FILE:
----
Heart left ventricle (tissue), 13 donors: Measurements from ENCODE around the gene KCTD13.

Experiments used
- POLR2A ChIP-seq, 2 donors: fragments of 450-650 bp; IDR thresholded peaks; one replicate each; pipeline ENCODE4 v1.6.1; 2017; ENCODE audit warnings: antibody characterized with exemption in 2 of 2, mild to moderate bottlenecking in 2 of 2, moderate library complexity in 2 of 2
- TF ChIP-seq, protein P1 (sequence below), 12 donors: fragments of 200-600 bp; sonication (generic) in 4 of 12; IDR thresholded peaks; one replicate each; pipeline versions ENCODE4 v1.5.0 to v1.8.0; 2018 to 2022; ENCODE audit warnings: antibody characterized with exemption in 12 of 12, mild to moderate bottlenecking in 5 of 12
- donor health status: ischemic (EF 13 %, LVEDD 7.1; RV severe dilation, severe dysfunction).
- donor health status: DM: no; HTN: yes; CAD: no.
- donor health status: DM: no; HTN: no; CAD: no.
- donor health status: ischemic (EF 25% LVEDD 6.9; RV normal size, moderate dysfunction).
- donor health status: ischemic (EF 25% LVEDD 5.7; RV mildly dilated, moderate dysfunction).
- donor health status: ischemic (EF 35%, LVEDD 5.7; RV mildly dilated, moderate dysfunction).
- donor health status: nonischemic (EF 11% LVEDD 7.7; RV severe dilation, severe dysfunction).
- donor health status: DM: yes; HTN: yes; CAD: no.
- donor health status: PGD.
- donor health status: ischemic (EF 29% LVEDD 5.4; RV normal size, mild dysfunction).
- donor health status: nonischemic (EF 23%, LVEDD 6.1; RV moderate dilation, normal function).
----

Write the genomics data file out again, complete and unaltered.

Heart left ventricle (tissue), 13 donors: Measurements from ENCODE around the gene KCTD13.

Experiments used
- POLR2A ChIP-seq, 2 donors: fragments of 450-650 bp; IDR thresholded peaks; one replicate each; pipeline ENCODE4 v1.6.1; 2017; ENCODE audit warnings: antibody characterized with exemption in 2 of 2, mild to moderate bottlenecking in 2 of 2, moderate library complexity in 2 of 2
- TF ChIP-seq, protein P1 (sequence below), 12 donors: fragments of 200-600 bp; sonication (generic) in 4 of 12; IDR thresholded peaks; one replicate each; pipeline versions ENCODE4 v1.5.0 to v1.8.0; 2018 to 2022; ENCODE audit warnings: antibody characterized with exemption in 12 of 12, mild to moderate bottlenecking in 5 of 12
- donor health status: ischemic (EF 13 %, LVEDD 7.1; RV severe dilation, severe dysfunction).
- donor health status: DM: no; HTN: yes; CAD: no.
- donor health status: DM: no; HTN: no; CAD: no.
- donor health status: ischemic (EF 25% LVEDD 6.9; RV normal size, moderate dysfunction).
- donor health status: ischemic (EF 25% LVEDD 5.7; RV mildly dilated, moderate dysfunction).
- donor health status: ischemic (EF 35%, LVEDD 5.7; RV mildly dilated, moderate dysfunction).
- donor health status: nonischemic (EF 11% LVEDD 7.7; RV severe dilation, severe dysfunction).
- donor health status: DM: yes; HTN: yes; CAD: no.
- donor health status: PGD.
- donor health status: ischemic (EF 29% LVEDD 5.4; RV normal size, mild dysfunction).
- donor health status: nonischemic (EF 23%, LVEDD 6.1; RV moderate dilation, normal function).